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The Third Sonby Julie Wu
Synopses & Reviews
In the middle of a terrifying air raid in Japanese-occupied Taiwan, Saburo, the least-favored son of a Taiwanese politician, runs through a peach forest for cover. It's there that he stumbles upon Yoshiko, whose descriptions of her loving family are to Saburo like a glimpse of paradise. Meeting her is a moment he will remember forever, and for years he will try to find her again. When he finally does, she is by the side of his oldest brother and greatest rival.
Set in a tumultuous and violent period of Taiwanese history — as the Chinese Nationalist Army lays claim to the island and one autocracy replaces another — and the fast-changing American West of the late 1950s and early 1960s, The Third Son is a richly textured story of lives governed by the inheritance of family and the legacy of culture, and of a young man determined to free himself from both.
In Saburo, debut author Julie Wu has created an extraordinary character who is determined to fight for everything he needs and wants, from food to education to his first love. A sparkling and moving story, it will have readers cheering for a young boy with his head in the clouds who, against all odds, finds himself on the frontier of America's space program.
"An epic and beautiful debut. Wu had me rooting for her hero right from the very start. The Third Son is a novel of chances and choices, love and loyalty, hope and heartache. A magnificently inspiring story of one man's odyssey to freedom." Lydia Netzer, author of Shine Shine Shine
"The Third Son is about love lost, love regained, and — most of all — love's endurance....I was entranced by this tale of an immigrant who boldly makes a new future for himself out of the wreckage of a Dickensian childhood. Julie Wu has taken the story of her own parents and turned it into a universal story that will have everyone cheering for Saburo and Yoshiko, two lovers whose faith in each other spans continents and oceans." Carol Rifka Brunt, author of Tell the Wolves I'm Home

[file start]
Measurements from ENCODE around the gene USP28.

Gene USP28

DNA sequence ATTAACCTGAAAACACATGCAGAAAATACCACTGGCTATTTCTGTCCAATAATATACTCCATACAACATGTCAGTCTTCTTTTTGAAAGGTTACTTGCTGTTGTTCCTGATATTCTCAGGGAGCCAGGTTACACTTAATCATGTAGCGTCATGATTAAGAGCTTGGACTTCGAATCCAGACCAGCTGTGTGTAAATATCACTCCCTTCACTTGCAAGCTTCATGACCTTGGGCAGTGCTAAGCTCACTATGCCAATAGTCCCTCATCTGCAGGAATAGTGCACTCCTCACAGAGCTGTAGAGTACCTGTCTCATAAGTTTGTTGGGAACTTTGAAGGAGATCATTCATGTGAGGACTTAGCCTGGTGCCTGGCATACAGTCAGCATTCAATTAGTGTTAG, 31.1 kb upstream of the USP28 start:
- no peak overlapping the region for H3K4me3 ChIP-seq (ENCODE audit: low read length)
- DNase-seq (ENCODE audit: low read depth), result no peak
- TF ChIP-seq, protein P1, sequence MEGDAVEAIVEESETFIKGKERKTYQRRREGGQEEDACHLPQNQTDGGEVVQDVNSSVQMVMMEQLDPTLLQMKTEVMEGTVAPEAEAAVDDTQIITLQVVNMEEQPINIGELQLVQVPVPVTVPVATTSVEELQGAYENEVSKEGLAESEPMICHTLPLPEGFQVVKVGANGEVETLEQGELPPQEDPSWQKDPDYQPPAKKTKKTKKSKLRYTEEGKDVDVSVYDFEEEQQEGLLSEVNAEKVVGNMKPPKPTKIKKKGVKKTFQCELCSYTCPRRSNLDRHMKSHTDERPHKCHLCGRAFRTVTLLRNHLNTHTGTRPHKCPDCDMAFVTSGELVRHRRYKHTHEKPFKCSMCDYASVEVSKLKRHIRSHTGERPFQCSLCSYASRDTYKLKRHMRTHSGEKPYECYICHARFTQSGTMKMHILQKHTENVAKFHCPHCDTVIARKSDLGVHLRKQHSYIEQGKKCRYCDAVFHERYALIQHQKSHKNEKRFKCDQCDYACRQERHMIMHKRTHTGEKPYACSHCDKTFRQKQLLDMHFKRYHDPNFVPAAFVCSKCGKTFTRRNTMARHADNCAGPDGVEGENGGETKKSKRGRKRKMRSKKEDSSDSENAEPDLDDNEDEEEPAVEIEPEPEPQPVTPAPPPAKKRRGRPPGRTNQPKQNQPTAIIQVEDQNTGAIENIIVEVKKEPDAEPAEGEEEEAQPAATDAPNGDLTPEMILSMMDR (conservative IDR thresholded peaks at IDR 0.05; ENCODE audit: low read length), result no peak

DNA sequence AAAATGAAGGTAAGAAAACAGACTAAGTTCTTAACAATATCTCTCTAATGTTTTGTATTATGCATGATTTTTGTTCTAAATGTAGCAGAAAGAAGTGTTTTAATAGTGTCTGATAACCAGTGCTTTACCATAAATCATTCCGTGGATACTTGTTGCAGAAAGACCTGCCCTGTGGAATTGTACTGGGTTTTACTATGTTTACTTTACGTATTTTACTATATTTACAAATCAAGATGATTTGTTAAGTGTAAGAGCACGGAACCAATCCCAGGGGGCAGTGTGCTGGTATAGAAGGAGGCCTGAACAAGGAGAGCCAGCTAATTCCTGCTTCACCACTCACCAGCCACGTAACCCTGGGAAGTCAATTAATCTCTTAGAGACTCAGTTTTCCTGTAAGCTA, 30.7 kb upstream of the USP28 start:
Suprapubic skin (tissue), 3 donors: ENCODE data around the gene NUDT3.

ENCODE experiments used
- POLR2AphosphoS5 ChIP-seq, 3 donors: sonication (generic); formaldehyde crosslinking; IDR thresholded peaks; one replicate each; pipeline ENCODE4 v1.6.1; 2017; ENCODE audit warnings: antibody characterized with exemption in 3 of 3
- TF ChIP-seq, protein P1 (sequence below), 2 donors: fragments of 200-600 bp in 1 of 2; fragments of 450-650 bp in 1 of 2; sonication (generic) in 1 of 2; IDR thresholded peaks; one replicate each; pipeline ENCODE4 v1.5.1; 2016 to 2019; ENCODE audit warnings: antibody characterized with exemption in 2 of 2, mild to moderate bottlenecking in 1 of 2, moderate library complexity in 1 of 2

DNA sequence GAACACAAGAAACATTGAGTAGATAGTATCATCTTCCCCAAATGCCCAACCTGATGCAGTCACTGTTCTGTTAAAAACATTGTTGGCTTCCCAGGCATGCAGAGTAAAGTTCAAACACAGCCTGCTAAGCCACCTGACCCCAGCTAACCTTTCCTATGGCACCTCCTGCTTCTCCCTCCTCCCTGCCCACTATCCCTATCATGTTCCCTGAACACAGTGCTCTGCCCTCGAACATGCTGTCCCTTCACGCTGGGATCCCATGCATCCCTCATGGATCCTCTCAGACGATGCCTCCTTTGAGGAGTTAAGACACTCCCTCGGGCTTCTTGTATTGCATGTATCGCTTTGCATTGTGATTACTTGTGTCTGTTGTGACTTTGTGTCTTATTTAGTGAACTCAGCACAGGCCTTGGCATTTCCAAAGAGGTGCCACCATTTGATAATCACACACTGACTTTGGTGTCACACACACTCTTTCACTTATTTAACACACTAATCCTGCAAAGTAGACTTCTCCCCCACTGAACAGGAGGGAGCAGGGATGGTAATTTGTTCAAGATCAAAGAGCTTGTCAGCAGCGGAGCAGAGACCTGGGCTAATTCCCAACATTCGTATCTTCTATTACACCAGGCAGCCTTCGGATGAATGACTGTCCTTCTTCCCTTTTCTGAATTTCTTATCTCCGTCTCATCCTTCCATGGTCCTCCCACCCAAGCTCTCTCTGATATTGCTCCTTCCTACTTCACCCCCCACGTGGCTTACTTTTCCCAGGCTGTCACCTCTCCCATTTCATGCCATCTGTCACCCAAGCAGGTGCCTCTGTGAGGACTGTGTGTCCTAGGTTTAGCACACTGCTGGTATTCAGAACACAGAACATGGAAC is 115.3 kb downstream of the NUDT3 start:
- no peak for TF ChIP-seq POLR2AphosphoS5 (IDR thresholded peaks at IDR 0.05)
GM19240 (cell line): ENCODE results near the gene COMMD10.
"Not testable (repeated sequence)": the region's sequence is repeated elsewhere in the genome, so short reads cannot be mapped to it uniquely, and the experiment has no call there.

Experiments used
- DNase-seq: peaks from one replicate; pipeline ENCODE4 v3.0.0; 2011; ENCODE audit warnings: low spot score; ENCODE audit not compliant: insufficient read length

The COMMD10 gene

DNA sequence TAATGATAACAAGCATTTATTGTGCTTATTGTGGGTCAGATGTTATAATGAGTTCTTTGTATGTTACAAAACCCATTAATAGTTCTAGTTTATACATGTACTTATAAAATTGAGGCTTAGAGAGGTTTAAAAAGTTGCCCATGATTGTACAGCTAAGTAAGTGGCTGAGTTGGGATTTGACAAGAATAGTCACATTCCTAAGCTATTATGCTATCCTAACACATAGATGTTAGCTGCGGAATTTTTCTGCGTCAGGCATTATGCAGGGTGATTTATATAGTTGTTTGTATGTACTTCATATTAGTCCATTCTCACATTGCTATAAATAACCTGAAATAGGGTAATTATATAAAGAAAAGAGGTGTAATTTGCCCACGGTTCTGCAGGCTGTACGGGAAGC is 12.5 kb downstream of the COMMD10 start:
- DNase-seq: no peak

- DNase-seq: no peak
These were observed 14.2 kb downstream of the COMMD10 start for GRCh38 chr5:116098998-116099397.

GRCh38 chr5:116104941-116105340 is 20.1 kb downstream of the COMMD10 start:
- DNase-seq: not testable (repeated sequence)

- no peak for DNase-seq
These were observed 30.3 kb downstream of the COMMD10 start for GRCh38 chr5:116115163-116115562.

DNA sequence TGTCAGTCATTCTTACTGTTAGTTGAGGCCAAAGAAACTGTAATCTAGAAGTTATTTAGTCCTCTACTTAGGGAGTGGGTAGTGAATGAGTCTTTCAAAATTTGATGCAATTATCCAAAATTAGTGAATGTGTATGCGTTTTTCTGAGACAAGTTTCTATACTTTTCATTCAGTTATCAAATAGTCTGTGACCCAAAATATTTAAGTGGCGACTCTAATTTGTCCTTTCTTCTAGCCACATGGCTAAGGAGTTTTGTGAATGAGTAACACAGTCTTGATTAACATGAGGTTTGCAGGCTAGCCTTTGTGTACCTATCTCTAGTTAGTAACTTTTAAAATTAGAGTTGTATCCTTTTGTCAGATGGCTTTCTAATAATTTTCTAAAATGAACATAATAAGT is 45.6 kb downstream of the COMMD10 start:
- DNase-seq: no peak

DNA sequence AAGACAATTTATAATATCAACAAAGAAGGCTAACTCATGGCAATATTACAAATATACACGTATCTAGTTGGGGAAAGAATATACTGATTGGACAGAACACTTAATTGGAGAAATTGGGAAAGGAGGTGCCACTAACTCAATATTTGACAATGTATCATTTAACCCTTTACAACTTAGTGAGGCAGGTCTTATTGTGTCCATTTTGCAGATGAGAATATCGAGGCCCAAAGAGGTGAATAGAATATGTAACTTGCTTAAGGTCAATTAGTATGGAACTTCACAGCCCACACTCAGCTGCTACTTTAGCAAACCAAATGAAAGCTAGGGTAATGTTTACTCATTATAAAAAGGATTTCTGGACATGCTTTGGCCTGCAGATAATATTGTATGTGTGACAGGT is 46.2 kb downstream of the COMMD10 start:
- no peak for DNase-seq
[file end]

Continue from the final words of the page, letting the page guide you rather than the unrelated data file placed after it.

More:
"This novel opens with a blast of machine-gun fire, as a schoolboy delivers a girl from death during World War II. Julie Wu spins a fable of borders — between childhood and adulthood, Taiwan and America. In deceptively simple prose, Wu evokes the heartache of people caught in the middle." Marie Myung-Ok Lee, author of Somebody's Daughter
"A boy growing up in Japanese-occupied Taiwan in the 1940s will do anything to escape his tormenting family and reconnect with his first love in this compelling work of fiction." O: The Oprah Magazine
"A stunningly pure and inspiring love story....Deeply compelling." The Boston Globe
"Wu presents an alluring story that hits all the right emotional buttons and maintains readers' empathy from the first page to the last." Kirkus Reviews
"With great authority and skill, Wu depicts not just the grand events of the era, such as the Kuomintang (KMT)'s arrival in Taiwan and the brutal occupation that followed, but also the small, private moments of life....The Third Son should be the start of a very successful writing career for Julie Wu, and I hope she will not need long to write her next novel — I'm excited to read it." Fiction Writers Review
It's 1943. As air-raid sirens blare in Japanese-occupied Taiwan, eight-year-old Saburo walks through the peach forests of Taoyuan. The least favored son of a Taiwanese politician, Saburo is in no hurry to get home to the taunting and abuse he suffers at the hands of his parents and older brother. In the forest he meets Yoshiko, whose descriptions of her loving family are to Saburo like a glimpse of paradise. Meeting her is a moment he will remember forever, and for years he will try to find her again. When he finally does, she is by the side of his oldest brother and greatest rival.
Set in a tumultuous and violent period of Taiwanese history — as the Chinese Nationalist Army lays claim to the island and one autocracy replaces another — The Third Son tells the story of lives governed by the inheritance of family and the legacy of culture, and of a young man determined to free himself from both.
About the Author
After graduating from Harvard with a BA in Literature, magna cum laude, Phi Beta Kappa, Julie Wu received an MD at Columbia College of Physicians and Surgeons. She has received a writing grant from the Vermont Studio Center and won a 2012 Massachusetts Cultural Council fellowship. Her website is www.juliewuauthor.com.
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